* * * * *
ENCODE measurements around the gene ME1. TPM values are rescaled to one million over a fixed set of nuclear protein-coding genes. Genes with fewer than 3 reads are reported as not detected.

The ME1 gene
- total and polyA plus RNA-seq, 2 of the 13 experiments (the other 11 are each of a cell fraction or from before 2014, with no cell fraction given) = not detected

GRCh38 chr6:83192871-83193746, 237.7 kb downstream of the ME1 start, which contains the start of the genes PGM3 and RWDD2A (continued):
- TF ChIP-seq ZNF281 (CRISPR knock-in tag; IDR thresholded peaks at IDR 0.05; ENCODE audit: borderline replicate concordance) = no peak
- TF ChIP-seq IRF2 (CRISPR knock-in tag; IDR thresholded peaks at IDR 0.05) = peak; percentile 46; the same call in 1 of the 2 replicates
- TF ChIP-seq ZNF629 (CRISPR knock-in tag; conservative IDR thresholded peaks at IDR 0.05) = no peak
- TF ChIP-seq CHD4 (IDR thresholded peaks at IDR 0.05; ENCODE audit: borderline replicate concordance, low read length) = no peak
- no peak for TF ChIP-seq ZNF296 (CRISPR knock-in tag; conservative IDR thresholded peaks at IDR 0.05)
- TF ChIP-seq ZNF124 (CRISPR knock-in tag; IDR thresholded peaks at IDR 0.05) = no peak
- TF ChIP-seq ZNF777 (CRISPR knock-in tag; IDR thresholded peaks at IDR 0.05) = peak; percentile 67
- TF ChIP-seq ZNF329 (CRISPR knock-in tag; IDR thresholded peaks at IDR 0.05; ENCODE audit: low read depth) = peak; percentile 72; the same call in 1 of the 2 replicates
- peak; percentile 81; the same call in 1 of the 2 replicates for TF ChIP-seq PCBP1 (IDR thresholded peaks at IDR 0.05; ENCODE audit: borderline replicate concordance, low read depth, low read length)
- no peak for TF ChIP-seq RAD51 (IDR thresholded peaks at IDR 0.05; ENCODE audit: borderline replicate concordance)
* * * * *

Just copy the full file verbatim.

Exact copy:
ENCODE measurements around the gene ME1. TPM values are rescaled to one million over a fixed set of nuclear protein-coding genes. Genes with fewer than 3 reads are reported as not detected.

The ME1 gene
- total and polyA plus RNA-seq, 2 of the 13 experiments (the other 11 are each of a cell fraction or from before 2014, with no cell fraction given) = not detected

GRCh38 chr6:83192871-83193746, 237.7 kb downstream of the ME1 start, which contains the start of the genes PGM3 and RWDD2A (continued):
- TF ChIP-seq ZNF281 (CRISPR knock-in tag; IDR thresholded peaks at IDR 0.05; ENCODE audit: borderline replicate concordance) = no peak
- TF ChIP-seq IRF2 (CRISPR knock-in tag; IDR thresholded peaks at IDR 0.05) = peak; percentile 46; the same call in 1 of the 2 replicates
- TF ChIP-seq ZNF629 (CRISPR knock-in tag; conservative IDR thresholded peaks at IDR 0.05) = no peak
- TF ChIP-seq CHD4 (IDR thresholded peaks at IDR 0.05; ENCODE audit: borderline replicate concordance, low read length) = no peak
- no peak for TF ChIP-seq ZNF296 (CRISPR knock-in tag; conservative IDR thresholded peaks at IDR 0.05)
- TF ChIP-seq ZNF124 (CRISPR knock-in tag; IDR thresholded peaks at IDR 0.05) = no peak
- TF ChIP-seq ZNF777 (CRISPR knock-in tag; IDR thresholded peaks at IDR 0.05) = peak; percentile 67
- TF ChIP-seq ZNF329 (CRISPR knock-in tag; IDR thresholded peaks at IDR 0.05; ENCODE audit: low read depth) = peak; percentile 72; the same call in 1 of the 2 replicates
- peak; percentile 81; the same call in 1 of the 2 replicates for TF ChIP-seq PCBP1 (IDR thresholded peaks at IDR 0.05; ENCODE audit: borderline replicate concordance, low read depth, low read length)
- no peak for TF ChIP-seq RAD51 (IDR thresholded peaks at IDR 0.05; ENCODE audit: borderline replicate concordance)